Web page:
Established fintech companies that didn’t start out in banking are getting into the game too. New York-based Betterment, which manages $18 billion in customers’ stock and bond investments using computer algorithms, recently rolled out a high-yield savings account. It pulled in $1 billion in deposits in two weeks. “The success has been unprecedented. In our history we’ve never grown this fast,” marvels Betterment CEO and cofounder Jon Stein. Now he’s launching a no-fee checking account with a debit card, and credit cards and mortgages might be next, he says.

Neobanks are swiftly emerging as a huge threat to traditional banks. McKinsey estimates that by 2025 up to 40% of banks’ collective revenue could be at risk from new digital competition. “I don’t believe there’s going to be a Netflix moment—where Netflix basically leapfrogs Blockbuster—where fintechs basically put the banks out of business,” says Nigel Morris, a managing partner at QED Investors, an Alexandria, Virginia-based VC firm specializing in fintech. “[Traditional banks] are really complicated businesses, with complex regulatory issues and consumers who are relatively inert.” But, he adds, “If [neobanks] can get people to bundle, [they] can get more of a share of a wallet of a consumer. [The] economics can move dramatically. It changes the game.”

Diwakar (Dee) Choubey was supposed to be an engineer, not an investment banker. Born in Ranchi, India, he came to the U.S. at 4 when his father was finishing a graduate degree in engineering at Syracuse University. The family ended up in New Jersey. Choubey’s mom taught autistic children, while his dad worked as an engineer at Cisco—and plotted his son’s future.

When Choubey started at the University of Chicago in 1999, he signed up for a bunch of computer science classes picked by his dad. But after earning a couple of B-minuses, “I cried uncle,” Choubey says. He became an economics major, strengthening his grades and job prospects by taking corporate finance and accounting courses at the business school. After graduating with honors, he went into investment banking, where he remained for the next decade.

From an insider’s vantage point, he saw that traditional banks were excruciatingly slow to respond to the preferences of their customers and exploit the power of smartphones. That, plus a never-ending series of bank scandals, convinced him that there was an opening for a digital “private banker.” In 2013 he walked away from his near-seven-figure salary to start MoneyLion.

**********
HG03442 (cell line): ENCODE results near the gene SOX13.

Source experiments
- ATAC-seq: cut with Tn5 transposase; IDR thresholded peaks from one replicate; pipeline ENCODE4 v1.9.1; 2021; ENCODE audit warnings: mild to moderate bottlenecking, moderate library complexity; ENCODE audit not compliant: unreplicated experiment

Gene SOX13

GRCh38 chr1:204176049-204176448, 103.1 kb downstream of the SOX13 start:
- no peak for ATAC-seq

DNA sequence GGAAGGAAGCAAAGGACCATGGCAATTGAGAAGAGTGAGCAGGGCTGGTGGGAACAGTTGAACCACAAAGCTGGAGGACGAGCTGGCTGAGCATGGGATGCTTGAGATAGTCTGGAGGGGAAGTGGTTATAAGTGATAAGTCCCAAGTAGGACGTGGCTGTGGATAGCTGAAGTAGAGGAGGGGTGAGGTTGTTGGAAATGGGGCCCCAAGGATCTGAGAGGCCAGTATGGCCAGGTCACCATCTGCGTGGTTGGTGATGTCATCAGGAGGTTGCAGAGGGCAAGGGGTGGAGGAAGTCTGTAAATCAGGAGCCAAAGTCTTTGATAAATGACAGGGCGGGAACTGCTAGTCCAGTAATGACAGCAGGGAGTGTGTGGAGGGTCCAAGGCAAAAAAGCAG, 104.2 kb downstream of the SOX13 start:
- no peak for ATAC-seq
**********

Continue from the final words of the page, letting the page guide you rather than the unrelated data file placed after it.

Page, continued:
Choubey raised $1 million in seed funding and started out offering free credit scores and micro-loans. But he struggled to raise more money. Forty venture investors turned him down, deeming his vision impractical and unfocused. “I was laughed out of a lot of VC rooms in our early days,” he recalls.

While Choubey banged unsuccessfully on VC doors, MoneyLion putt-putted along, bringing in a little revenue from loan interest and credit card ads and collecting a bunch of data on consumer behavior. Finally, in 2016, he persuaded Edison Partners to lead a $23 million investment. That enabled MoneyLion to add a robo-advisor service allowing users to invest as little as $50 in portfolios of stocks and bonds. In 2018, it added a free checking account and debit card issued through Iowa-based Lincoln Savings Bank.

Managing rapid growth, while striving to keep costs low, has proved tricky. MoneyLion was hit with a deluge of Better Business Bureau complaints over the past spring and summer. Some customers experienced long delays transferring their money into or out of MoneyLion accounts and, when they reached out for help, got only computer-generated responses. Choubey says the software glitches have been fixed, and he has bumped up the number of customer-service reps from 140 to 230.

Other neobanks have had operational growing pains too. In October, San Francisco-based Chime, with 5 million accounts, had technical problems that stretched over three days. Customers were unable to see their balances, and some were intermittently unable to use their debit cards. Chime blamed the failure on a partner, Galileo Financial Technologies, a platform used by many fintech startups to process transactions.

Tim Spence, Fifth Third’s chief strategist, in the regional bank’s downtown Cincinnati headquarters. Most of his neobank competitors are losing money, but “the lesson . . . learned from Facebook and Amazon and Google . . . is that the internet is amenable to a winner-take-all market structure.”


On a warm fall day Tim Spence speed-walks his 6-foot-3 frame through the towering, 31-story Cincinnati headquarters of his employer, Fifth Third, a 161-year-old regional bank with $171 billion in assets. Clad in a plaid sport jacket with no tie, Spence doesn’t look like a traditional banker. And he’s not.

A Colgate University English literature and economics major, Spence, now 40, spent the first seven years of his career at digital advertising startups. He then moved into consulting at Oliver Wyman in New York, advising banks on digital transformation. In 2015, Fifth Third lured him to Ohio as its chief strategy officer and then expanded his mandate. He now also oversees consumer banking and payments, putting him in charge of $3 billion worth of Fifth Third’s $6.9 billion in revenue. Last year, he brought home $3 million in total compensation, making him the bank’s fourth-highest-paid executive.